Marlins Fan's Blog
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So we all know that Ryan Braun was reported to have failed a drug test last year.  Apparently his urine sample was collected on October 1, 2011, but was not mailed out until 44 hours later, which according to MLB's bylaws made the sample invalid.

According to MLB, a urine sample has to be mailed within 24 hours of collection otherwise the sample is not suitable for testing.  So according to those rules laid down by MLB, the arbitrator handling Braun's suspension was absolutely 100% justified in overturning the 50 game suspension Braun received as a result of the failed test.

Basically there's a system in place that is there to prevent any type of questions being raised regarding the authenticity of the urine, and MLB's people did not follow protocol so the case is basically dismissed and Braun's season will go on as if he never produced a sample indicating extremely high levels of testosterone.

Was it the right call by the arbitrator?  Of course it was.  He gave the issue due process and ultimately made the right call.  Regardless of the evidence pointing towards Braun's guilt, the arbitrator made the correct decision in throwing out the suspension.

But...  that doesn't mean Braun is in the clear in all regards.

For one thing, there is significant evidence pointing to Braun's guilt in this matter.  For example, his testosterone levels were extraordinarily high.  Now some of you might buy Braun's theory of tampering, but there is NO reason to believe anything of that sort.

The urine receptacle had three tamper-proof seals on it, and all were intact when Braun's sample was delivered.

Also although MLB requires the sample to be mailed within 24 hours of collection, that is actually an unusual law.  For example, the US Anti-Doping Agency has no problem with the way Braun's sample was collected and stored, and if MLB had implemented the USADA's rules and regulations Braun would still be serving a 50-game suspension.

For another thing, Braun has been letting us know that he was confident all along that he would be exonerated and said he was "proven to be innocent".

I call BS.  He was NOT proven innocent.  He was let off on a technicality; a technicality that will most certainly force MLB to review and revise their regulations concerning collection and storage of urine samples.

As I saw a sports writer say in a different forum, what happened with Braun was the equivalent of a drug dealer being caught with hard evidence but ultimately having his case dismissed due to the arresting officers forgetting to read the perp his Miranda Rights.

So in summary, yes, Braun's overturned suspension was the correct end result based off due process.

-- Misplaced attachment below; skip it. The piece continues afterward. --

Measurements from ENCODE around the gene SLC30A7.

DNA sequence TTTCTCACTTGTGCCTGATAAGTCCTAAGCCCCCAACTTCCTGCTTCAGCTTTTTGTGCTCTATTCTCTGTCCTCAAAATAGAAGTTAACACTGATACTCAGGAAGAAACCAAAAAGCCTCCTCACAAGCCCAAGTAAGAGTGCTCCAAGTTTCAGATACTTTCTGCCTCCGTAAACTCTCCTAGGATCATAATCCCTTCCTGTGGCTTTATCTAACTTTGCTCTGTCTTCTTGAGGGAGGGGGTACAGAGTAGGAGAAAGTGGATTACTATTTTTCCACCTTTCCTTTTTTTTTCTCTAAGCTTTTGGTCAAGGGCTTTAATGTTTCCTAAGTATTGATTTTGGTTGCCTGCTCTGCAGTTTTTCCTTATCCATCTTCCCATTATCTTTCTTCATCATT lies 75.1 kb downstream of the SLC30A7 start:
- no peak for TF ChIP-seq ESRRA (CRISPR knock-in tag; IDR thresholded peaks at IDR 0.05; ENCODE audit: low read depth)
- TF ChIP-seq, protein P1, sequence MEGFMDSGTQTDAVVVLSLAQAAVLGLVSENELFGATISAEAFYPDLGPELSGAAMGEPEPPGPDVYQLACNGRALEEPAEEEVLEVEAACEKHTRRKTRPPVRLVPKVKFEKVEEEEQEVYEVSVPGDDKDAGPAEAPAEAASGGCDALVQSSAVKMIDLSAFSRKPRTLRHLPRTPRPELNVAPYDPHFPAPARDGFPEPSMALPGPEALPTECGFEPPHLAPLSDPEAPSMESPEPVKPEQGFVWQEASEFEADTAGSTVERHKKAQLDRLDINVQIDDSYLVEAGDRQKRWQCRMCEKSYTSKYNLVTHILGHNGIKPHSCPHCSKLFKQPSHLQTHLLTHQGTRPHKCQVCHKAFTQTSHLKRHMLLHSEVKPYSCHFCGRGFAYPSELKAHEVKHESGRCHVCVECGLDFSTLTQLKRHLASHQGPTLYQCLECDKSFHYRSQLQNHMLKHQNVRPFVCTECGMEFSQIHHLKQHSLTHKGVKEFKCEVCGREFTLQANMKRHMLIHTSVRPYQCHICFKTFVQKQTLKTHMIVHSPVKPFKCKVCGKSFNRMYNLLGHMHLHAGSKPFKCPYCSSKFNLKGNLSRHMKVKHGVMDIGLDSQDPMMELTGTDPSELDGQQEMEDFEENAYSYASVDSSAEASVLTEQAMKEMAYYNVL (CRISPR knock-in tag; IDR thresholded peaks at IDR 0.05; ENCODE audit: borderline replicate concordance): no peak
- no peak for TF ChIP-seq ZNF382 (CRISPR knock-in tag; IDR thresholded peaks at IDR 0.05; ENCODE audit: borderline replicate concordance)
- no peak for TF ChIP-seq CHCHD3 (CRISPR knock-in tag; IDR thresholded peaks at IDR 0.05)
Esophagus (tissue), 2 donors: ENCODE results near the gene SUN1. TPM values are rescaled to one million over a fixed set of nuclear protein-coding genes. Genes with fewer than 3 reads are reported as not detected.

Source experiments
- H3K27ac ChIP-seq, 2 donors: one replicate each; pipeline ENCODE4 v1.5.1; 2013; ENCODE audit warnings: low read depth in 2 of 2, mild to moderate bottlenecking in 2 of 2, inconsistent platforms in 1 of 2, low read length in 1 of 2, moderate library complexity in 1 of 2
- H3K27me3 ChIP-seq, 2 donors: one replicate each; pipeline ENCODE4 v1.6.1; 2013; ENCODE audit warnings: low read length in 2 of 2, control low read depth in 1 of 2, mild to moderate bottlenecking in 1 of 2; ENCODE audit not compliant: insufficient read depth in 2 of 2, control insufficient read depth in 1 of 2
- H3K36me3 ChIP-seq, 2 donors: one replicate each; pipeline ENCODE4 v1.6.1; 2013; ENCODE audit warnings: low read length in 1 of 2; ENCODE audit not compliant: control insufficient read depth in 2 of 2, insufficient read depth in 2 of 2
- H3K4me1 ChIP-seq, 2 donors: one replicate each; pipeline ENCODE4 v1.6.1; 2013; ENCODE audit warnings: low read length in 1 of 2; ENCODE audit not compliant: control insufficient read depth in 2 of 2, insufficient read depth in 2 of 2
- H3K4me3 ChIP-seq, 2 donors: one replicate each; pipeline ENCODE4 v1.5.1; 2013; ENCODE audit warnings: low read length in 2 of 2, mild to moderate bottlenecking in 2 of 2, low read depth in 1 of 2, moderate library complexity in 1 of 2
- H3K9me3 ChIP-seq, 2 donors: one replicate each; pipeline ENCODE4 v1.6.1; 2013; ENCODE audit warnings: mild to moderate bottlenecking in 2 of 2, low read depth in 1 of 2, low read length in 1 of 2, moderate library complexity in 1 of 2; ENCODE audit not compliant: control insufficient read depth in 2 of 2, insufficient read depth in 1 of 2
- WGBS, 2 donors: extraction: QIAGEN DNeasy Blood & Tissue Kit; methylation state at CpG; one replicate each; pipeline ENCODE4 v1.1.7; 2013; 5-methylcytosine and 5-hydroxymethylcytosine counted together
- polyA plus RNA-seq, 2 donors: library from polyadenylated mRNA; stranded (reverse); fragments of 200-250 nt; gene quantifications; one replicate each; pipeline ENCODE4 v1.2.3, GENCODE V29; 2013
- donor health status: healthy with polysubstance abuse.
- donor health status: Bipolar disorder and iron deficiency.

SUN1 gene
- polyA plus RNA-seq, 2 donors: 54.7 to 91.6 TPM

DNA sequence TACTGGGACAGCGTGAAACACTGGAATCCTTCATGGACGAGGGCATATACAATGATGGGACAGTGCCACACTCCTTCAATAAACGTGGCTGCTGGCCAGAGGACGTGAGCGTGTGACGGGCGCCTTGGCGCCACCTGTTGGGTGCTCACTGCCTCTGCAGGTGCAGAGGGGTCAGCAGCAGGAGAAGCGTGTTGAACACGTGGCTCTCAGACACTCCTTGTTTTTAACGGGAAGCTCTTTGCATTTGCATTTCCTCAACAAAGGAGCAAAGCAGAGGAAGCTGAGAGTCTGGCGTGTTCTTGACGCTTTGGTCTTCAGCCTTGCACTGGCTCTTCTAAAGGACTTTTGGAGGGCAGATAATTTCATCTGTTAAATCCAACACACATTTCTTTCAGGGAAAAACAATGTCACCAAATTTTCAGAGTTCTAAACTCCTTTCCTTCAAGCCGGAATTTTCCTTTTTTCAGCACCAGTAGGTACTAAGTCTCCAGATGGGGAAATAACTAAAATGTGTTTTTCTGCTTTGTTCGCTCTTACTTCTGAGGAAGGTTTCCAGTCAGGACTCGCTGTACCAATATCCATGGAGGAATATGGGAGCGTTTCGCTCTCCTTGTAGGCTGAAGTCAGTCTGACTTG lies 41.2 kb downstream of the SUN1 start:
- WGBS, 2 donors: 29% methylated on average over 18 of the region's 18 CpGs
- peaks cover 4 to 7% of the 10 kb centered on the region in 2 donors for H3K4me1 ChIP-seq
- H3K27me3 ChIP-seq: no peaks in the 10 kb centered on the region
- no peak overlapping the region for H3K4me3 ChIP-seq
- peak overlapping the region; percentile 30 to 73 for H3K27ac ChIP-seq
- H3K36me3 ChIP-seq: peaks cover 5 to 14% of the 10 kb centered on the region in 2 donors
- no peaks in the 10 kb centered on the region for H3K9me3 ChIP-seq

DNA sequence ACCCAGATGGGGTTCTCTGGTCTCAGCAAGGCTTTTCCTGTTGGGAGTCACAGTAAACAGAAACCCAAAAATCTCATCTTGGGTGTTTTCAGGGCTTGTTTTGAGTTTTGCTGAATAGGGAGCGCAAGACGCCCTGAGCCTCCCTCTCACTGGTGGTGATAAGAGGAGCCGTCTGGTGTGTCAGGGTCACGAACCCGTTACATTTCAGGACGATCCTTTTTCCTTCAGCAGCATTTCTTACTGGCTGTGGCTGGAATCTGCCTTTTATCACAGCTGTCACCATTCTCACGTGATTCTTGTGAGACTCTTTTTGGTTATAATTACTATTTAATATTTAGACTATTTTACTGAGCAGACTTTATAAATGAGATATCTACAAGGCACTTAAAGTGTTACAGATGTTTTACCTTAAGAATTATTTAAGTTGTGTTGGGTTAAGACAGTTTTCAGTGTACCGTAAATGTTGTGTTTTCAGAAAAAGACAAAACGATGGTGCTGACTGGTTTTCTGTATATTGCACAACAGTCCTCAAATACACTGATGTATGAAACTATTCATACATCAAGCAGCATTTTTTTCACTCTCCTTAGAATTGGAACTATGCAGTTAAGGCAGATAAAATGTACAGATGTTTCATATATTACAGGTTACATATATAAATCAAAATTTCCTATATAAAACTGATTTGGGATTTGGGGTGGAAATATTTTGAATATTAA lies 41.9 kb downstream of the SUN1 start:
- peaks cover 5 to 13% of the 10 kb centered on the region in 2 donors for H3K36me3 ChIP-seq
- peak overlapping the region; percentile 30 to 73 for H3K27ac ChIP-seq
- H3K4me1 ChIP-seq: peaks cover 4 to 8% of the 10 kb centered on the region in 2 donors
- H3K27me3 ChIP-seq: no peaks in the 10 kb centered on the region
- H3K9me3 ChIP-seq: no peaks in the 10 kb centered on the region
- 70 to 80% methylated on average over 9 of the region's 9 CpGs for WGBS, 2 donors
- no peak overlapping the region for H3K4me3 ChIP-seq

But to say that this clears his name or proves his innocence is lunacy.

The man failed a drug test but is not being punished due to improper sample handling.  But it still looks bad; it still looks like he got away with cheating.  And most likely he did.  Unfortunately we'll never know for certain because the evidence was mishandled, but there will forever be an asterisk next to Braun's name in the record books, and fans will always have that doubt in their minds when pondering Braun's place in MLB history.  Just imagine...  if Braun only hits 15-20 homeruns next season, many people are going to start wondering if it's because he no longer has a little extra something giving him the upper hand.  This issue will never go away; ever.

 

It's just an assumption on my part, but it definitely looks like Braun got away with cheating and at this point the least he could do is stop telling us how the system "proved his innocence".

And that, my friends, is all.

February 24, 2012  11:46 PM ET

Good read.

I don't typically follow baseball news but this story caught my eye, I guess because PED testing is universal in the sports world.

And I would have to agree. Mishandled procedure does not prove Ryan Braun innocent; it just saves him from serving the suspension.

February 24, 2012  11:46 PM ET

Very well done, Marlins. I agree with everything you said. Ryan Braun just needs to **** and stop acting like the evidence him was proven false. It wasn't. The moron in charge of his piss just didn't get to FedEx fast enough. He still failed the test, badly.

February 24, 2012  11:47 PM ET
QUOTE(#2):

Very well done, Marlins. I agree with everything you said. Ryan Braun just needs to **** and stop acting like the evidence him was proven false. It wasn't. The moron in charge of his piss just didn't get to FedEx fast enough. He still failed the test, badly.

**** =

Shut

The

Hell

Up

February 24, 2012  11:49 PM ET
QUOTE(#2):

Very well done, Marlins. I agree with everything you said. Ryan Braun just needs to **** and stop acting like the evidence him was proven false. It wasn't. The moron in charge of his piss just didn't get to FedEx fast enough. He still failed the test, badly.

This. All of this.

It's the OJ Simpson of steroid tests